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Murphy names civil rights division head to high court

March 15, 2021 GMT
In this photo, provided by the New Jersey Governor's Office, Rachel Wainer Apter, who was nominated by Gov. Phil Murphy to be an associate justice of the state Supreme Court, speaks in the Ruth Bader Ginsburg Hall, at Rutgers University-Newark, Monday, March 15, 2021. (Edwin J. Torres/ New Jersey Governor's Office via AP)
In this photo, provided by the New Jersey Governor's Office, Rachel Wainer Apter, who was nominated by Gov. Phil Murphy to be an associate justice of the state Supreme Court, speaks in the Ruth Bader Ginsburg Hall, at Rutgers University-Newark, Monday, March 15, 2021. (Edwin J. Torres/ New Jersey Governor's Office via AP)
In this photo, provided by the New Jersey Governor's Office, Rachel Wainer Apter, who was nominated by Gov. Phil Murphy to be an associate justice of the state Supreme Court, speaks in the Ruth Bader Ginsburg Hall, at Rutgers University-Newark, Monday, March 15, 2021. (Edwin J. Torres/ New Jersey Governor's Office via AP)

NEWARK, N.J. (AP) — New Jersey Democratic Gov. Phil Murphy on Monday nominated Rachel Wainer Apter to be an associate justice of the state Supreme Court, making his pick to replace the retiring Jaynee LaVecchia.

Apter, 40, is currently the head of the civil rights division within the state attorney general’s office and previously served as counsel to the attorney general.

A Harvard Law School graduate, Apter was an attorney at the American Civil Liberties Union and also a clerk for the late U.S. Supreme Court Justice Ruth Bader Ginsburg, who was at the center of Monday’s nomination.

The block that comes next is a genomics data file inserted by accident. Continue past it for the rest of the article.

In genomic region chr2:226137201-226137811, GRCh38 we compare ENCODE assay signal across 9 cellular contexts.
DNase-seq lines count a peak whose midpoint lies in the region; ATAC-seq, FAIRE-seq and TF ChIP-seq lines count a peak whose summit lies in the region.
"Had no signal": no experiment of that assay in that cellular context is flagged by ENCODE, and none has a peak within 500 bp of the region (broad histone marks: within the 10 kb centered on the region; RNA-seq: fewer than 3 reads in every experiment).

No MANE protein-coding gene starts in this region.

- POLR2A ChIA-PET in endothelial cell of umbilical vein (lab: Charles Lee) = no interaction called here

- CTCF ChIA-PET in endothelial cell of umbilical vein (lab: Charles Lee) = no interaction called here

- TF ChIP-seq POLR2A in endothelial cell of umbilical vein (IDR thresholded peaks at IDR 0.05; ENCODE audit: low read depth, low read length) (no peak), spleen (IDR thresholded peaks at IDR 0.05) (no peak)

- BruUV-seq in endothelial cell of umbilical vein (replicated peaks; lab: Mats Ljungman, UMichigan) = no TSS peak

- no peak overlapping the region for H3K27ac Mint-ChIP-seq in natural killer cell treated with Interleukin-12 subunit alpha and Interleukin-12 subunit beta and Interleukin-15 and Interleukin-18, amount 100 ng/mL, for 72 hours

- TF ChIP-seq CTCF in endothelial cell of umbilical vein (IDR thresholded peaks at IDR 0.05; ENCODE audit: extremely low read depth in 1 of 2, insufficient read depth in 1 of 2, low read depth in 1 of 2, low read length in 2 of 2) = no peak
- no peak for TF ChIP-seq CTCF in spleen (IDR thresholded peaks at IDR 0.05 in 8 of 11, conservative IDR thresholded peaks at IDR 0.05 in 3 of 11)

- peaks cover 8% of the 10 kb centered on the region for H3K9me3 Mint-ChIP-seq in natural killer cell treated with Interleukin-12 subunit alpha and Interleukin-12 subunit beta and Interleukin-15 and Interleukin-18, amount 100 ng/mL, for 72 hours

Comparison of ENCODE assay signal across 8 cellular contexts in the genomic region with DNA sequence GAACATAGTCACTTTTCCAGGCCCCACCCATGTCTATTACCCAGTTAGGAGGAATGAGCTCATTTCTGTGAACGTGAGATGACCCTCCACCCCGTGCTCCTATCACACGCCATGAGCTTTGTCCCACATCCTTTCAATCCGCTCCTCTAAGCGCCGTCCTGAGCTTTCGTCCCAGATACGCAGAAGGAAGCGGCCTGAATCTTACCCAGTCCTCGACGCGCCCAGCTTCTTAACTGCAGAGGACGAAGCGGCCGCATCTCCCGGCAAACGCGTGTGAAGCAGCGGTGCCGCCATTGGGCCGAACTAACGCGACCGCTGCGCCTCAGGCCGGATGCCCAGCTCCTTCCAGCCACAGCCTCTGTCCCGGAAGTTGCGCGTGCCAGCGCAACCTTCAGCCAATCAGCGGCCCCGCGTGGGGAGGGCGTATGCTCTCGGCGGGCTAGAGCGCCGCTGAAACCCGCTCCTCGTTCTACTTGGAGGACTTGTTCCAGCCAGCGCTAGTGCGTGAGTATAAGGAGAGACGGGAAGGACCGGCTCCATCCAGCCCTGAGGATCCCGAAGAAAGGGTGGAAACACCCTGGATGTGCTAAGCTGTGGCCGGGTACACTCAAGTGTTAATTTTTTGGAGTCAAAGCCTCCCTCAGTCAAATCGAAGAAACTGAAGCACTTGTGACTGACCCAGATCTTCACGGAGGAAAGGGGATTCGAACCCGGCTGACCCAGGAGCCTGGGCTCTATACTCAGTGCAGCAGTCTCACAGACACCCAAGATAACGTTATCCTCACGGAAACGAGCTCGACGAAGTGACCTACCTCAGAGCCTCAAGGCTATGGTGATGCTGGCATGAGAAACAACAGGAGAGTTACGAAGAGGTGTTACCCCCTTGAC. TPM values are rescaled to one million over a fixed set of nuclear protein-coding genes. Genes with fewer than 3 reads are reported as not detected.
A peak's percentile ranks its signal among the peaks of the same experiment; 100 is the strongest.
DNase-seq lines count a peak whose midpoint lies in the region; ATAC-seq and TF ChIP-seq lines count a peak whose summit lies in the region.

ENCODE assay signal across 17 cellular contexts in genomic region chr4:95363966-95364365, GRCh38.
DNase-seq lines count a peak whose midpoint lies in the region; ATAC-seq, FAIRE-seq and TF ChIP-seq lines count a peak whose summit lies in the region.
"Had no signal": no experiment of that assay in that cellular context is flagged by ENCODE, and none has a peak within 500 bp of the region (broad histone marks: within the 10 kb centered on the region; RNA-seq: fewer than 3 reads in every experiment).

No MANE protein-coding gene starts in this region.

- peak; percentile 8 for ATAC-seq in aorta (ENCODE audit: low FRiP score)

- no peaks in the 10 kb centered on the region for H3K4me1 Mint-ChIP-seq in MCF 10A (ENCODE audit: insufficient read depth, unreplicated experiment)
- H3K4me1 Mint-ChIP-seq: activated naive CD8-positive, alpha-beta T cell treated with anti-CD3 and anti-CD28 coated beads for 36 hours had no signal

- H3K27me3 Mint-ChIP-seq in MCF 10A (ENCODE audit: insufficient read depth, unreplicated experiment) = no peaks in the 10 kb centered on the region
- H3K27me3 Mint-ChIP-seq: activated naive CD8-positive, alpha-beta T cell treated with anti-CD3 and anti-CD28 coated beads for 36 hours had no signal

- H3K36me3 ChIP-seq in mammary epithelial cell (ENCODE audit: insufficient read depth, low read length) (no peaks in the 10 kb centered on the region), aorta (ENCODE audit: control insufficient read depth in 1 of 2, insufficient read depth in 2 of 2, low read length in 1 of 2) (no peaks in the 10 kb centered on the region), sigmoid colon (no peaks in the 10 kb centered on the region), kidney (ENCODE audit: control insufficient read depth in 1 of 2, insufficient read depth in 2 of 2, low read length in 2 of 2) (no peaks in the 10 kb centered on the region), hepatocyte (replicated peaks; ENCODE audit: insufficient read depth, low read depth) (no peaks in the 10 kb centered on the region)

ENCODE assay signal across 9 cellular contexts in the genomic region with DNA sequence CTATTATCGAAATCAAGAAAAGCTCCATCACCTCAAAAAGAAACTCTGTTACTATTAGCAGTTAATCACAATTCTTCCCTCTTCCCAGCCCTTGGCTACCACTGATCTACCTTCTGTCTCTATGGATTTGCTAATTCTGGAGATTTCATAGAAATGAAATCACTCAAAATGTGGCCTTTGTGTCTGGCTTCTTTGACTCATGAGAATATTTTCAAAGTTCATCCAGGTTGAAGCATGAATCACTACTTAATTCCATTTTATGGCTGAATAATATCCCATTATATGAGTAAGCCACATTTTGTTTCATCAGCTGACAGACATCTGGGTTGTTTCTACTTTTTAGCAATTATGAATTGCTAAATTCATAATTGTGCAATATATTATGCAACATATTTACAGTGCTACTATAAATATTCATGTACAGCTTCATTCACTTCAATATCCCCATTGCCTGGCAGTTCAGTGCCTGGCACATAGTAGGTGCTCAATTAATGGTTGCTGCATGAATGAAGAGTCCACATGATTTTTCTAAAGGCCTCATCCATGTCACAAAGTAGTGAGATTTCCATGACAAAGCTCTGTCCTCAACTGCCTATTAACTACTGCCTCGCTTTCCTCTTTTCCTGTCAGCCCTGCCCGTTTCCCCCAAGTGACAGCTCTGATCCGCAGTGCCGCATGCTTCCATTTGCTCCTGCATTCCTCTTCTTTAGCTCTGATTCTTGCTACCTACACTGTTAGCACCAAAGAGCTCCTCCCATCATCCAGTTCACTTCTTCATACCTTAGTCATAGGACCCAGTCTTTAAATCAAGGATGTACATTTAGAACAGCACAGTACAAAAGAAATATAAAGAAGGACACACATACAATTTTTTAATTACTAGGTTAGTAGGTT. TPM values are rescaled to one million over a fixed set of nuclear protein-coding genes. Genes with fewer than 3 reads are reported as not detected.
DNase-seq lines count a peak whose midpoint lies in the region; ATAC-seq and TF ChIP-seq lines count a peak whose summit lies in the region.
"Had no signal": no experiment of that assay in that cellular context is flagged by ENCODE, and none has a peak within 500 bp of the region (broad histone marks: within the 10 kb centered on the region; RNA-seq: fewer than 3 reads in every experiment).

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Murphy noted the day would have been Ginsburg’s 88th birthday, and the event was held at the newly re-christened Ruth Bader Ginsburg Hall at Rutgers Law School, where the justice had been a professor.

Apter cited her great-grandparents, who she said fled anti-Semitism in Eastern Europe, as part of her inspiration for pursuing a career in civil rights law.

“The law is not simply a subject to be debated or a puzzle to be solved, but something that profoundly impacts the lives of individual people each day,” she said.

Apter’s appointment must be approved by the Democrat-led state Senate. If approved, she would fill the seat being vacated by LaVecchia, who recently announced she would be retiring from the high court when the term ends in August. She has served as a justice for more than two decades.

She is the governor’s second nomination to the court. Fabiana Pierre-Louis became the first Black woman on the court when she was sworn in in September.